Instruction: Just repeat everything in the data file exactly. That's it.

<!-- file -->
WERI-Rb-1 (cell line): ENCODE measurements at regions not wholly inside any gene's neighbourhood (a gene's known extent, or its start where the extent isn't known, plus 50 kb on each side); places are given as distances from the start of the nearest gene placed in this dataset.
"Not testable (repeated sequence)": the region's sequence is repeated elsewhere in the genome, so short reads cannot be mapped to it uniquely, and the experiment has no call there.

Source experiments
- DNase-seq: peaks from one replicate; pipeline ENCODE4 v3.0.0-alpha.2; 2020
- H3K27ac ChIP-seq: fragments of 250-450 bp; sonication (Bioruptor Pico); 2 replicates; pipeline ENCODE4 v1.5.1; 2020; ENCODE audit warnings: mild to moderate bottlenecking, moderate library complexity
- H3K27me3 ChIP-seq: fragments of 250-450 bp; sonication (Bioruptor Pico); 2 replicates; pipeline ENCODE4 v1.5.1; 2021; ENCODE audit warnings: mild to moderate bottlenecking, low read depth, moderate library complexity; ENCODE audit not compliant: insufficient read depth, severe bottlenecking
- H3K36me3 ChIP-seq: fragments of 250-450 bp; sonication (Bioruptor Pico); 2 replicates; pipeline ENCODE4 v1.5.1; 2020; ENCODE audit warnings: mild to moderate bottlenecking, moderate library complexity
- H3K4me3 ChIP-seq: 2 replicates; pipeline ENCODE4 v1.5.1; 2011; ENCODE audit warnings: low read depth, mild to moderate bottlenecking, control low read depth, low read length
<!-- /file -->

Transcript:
WERI-Rb-1 (cell line): ENCODE measurements at regions not wholly inside any gene's neighbourhood (a gene's known extent, or its start where the extent isn't known, plus 50 kb on each side); places are given as distances from the start of the nearest gene placed in this dataset.
"Not testable (repeated sequence)": the region's sequence is repeated elsewhere in the genome, so short reads cannot be mapped to it uniquely, and the experiment has no call there.

Source experiments
- DNase-seq: peaks from one replicate; pipeline ENCODE4 v3.0.0-alpha.2; 2020
- H3K27ac ChIP-seq: fragments of 250-450 bp; sonication (Bioruptor Pico); 2 replicates; pipeline ENCODE4 v1.5.1; 2020; ENCODE audit warnings: mild to moderate bottlenecking, moderate library complexity
- H3K27me3 ChIP-seq: fragments of 250-450 bp; sonication (Bioruptor Pico); 2 replicates; pipeline ENCODE4 v1.5.1; 2021; ENCODE audit warnings: mild to moderate bottlenecking, low read depth, moderate library complexity; ENCODE audit not compliant: insufficient read depth, severe bottlenecking
- H3K36me3 ChIP-seq: fragments of 250-450 bp; sonication (Bioruptor Pico); 2 replicates; pipeline ENCODE4 v1.5.1; 2020; ENCODE audit warnings: mild to moderate bottlenecking, moderate library complexity
- H3K4me3 ChIP-seq: 2 replicates; pipeline ENCODE4 v1.5.1; 2011; ENCODE audit warnings: low read depth, mild to moderate bottlenecking, control low read depth, low read length